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Into Deep Waters audio, step 4

September 17, 2015

IntoDeepWatersv3 After delays to bring out my Don’t Read in the Closet free novel, and for narrator Kaleo Griffith to do publicity for his recently released movie, we are in the home stretch of the audio book.

So what comes next?

Kaleo and his sound engineer have delivered the complete audio file of the book to the ACX page, for me to listen to. It ended up running just shy of seven and a half hours, for a 64K story. (Not too far off the estimate of seven hours. That’s important for planning, if you contract to pay an hourly rate to your narrator.)

Now we listen to each chapter, and chart on the script and recording time, any errors we want to fix before release. You are allowed two rounds of edits, but judging by what I’ve gone though so far on mine, one should be enough, barring a problem with one of the fixes. It’s very cleanly recorded.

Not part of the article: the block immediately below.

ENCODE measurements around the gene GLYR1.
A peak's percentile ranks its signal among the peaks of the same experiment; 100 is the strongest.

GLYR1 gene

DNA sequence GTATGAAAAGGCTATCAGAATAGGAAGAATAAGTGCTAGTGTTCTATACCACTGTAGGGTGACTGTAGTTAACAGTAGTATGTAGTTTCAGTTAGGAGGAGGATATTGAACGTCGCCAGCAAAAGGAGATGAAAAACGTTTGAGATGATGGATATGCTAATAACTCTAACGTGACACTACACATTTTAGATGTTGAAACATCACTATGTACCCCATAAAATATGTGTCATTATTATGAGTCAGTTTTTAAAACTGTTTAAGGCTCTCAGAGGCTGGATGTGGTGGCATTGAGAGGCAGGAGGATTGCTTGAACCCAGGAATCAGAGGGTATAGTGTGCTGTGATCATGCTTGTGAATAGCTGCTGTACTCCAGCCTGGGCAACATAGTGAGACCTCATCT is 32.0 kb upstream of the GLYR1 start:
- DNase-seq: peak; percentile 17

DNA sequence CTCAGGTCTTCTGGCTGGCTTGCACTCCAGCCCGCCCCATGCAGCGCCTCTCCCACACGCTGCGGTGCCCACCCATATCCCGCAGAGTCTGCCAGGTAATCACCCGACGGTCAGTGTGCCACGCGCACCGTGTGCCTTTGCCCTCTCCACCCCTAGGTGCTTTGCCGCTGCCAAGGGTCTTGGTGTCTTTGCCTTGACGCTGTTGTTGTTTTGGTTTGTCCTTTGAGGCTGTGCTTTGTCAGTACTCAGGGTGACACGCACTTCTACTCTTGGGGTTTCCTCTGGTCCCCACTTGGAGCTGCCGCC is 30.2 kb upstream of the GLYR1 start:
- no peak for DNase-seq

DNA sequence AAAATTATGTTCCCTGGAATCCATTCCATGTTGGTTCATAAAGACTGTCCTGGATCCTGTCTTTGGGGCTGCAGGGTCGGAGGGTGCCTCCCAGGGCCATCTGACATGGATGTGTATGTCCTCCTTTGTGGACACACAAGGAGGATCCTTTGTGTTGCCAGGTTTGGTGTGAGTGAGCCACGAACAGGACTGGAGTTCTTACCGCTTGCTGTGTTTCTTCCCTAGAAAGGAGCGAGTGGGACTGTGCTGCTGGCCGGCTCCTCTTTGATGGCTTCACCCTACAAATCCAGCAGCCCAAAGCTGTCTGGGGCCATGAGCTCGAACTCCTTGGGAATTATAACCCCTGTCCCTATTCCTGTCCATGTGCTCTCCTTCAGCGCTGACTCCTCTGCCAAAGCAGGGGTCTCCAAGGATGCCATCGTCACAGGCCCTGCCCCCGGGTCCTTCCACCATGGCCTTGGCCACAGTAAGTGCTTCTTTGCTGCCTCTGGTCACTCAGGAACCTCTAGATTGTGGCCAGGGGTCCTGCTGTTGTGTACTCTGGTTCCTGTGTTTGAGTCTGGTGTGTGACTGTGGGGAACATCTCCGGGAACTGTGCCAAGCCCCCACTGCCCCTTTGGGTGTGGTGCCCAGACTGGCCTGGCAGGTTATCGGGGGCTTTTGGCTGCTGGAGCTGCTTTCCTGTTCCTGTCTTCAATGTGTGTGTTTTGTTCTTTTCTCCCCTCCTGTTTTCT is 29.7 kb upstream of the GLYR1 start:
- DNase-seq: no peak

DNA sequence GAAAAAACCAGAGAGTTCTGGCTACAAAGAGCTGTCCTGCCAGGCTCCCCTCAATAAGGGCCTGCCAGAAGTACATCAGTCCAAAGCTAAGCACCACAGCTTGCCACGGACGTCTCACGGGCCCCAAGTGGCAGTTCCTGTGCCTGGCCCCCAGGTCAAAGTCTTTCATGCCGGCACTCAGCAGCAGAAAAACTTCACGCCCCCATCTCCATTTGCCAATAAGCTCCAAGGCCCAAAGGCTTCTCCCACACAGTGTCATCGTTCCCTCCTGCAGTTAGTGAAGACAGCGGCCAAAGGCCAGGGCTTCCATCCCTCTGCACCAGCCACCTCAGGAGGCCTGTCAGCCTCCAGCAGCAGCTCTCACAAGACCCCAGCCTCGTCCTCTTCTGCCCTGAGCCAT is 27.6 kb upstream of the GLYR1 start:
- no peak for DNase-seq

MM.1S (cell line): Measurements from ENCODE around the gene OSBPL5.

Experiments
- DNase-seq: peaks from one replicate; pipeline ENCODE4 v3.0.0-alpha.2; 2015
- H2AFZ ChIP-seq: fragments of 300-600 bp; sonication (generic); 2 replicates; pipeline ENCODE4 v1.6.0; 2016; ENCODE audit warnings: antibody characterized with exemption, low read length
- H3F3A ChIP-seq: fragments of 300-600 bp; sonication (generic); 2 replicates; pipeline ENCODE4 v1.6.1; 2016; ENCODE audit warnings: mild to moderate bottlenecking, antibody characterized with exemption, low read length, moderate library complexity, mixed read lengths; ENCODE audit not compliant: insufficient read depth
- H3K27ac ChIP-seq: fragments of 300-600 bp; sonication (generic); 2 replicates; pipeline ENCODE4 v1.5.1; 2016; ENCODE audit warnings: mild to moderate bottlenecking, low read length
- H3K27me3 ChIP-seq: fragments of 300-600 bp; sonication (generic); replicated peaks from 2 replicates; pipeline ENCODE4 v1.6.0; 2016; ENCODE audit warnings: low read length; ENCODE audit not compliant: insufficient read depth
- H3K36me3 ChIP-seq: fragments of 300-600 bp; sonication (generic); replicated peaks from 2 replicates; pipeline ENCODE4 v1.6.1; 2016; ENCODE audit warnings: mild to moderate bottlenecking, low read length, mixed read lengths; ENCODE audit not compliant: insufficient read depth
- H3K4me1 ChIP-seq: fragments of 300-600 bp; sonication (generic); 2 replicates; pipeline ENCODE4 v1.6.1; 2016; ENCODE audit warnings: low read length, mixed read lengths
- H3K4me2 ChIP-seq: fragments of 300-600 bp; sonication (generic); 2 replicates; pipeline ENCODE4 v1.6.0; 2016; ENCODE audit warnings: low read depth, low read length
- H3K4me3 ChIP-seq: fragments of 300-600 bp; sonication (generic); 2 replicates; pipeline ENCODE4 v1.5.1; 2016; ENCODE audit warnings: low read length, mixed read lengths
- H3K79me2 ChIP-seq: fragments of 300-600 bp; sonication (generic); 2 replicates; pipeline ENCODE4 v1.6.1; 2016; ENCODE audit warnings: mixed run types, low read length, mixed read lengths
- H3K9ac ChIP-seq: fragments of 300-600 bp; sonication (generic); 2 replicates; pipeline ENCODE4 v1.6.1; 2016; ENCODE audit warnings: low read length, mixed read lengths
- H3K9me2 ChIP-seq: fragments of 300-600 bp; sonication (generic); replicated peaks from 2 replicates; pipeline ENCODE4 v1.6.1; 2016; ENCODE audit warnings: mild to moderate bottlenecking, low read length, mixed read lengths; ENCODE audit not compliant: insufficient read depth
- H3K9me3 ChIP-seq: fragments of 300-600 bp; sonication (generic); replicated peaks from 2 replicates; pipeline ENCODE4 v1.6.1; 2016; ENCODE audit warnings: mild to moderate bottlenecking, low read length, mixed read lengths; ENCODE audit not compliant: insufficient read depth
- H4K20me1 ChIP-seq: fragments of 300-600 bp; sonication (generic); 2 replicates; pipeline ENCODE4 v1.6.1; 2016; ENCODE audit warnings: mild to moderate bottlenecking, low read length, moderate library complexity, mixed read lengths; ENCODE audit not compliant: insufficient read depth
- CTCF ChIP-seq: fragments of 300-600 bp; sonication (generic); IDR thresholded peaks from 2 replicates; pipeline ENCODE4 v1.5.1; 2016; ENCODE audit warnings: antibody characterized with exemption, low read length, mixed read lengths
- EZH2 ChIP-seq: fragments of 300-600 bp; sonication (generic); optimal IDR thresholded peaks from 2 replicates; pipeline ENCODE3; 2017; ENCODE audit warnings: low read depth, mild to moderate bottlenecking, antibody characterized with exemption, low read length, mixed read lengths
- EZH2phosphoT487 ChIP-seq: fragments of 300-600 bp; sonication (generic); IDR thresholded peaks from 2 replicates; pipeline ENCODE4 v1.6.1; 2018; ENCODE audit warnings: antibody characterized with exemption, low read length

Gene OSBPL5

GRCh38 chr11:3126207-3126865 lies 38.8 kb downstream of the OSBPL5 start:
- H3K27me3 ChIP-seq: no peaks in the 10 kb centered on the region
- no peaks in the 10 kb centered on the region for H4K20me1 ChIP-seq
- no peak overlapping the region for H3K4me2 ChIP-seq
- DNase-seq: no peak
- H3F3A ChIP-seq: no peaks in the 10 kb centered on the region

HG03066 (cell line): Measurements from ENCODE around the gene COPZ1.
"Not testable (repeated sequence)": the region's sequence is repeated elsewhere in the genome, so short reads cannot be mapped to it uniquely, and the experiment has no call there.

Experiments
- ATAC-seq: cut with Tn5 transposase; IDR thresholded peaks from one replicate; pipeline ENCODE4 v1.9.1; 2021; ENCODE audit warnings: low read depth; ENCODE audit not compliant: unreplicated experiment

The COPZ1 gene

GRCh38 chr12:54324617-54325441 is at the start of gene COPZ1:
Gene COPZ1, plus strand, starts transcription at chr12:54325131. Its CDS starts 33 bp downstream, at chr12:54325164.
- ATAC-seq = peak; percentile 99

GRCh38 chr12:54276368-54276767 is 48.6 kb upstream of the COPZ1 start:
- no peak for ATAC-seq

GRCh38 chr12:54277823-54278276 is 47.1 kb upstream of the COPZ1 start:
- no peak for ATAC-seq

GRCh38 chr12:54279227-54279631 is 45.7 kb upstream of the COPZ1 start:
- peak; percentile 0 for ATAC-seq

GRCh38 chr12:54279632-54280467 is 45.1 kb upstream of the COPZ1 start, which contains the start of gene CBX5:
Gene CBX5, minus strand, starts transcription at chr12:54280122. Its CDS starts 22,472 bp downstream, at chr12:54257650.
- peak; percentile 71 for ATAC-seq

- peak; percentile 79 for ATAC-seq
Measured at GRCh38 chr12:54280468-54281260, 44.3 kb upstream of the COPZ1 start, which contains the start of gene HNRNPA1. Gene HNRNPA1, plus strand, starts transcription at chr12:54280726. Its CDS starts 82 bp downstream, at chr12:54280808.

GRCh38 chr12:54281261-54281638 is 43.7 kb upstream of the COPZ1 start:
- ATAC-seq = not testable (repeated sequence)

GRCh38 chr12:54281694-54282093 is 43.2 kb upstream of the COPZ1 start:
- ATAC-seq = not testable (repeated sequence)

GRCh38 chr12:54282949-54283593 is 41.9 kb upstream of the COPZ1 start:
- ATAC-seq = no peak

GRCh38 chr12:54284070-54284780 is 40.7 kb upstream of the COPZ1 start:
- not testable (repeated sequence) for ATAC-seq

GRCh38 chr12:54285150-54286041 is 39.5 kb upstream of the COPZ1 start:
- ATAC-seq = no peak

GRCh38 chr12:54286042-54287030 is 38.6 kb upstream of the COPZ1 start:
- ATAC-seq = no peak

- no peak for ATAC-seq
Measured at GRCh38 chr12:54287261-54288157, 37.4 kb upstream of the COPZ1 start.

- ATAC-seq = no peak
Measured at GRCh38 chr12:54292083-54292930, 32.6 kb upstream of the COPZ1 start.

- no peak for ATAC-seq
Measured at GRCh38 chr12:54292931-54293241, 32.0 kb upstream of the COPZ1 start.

I’m loving Kaleo’s narration, his voices, and the way he reads my words with the right touches, pauses, and emphasis to make the meaning clear. (Even when my sentences aren’t perfect. The toughest part of listening is wanting to tweak my own story. Again…)

But seriously, I’ve never been able to read my own stuff out loud, even when the audience was limited to the dog. But listening to Kaleo… I actually found myself not wanting to put it aside to do other things. And then I hit a sex scene and… it was… hot?! It was, actually… yeah. *big grin because this audio thing is better than I thought.*

So, audio editing round: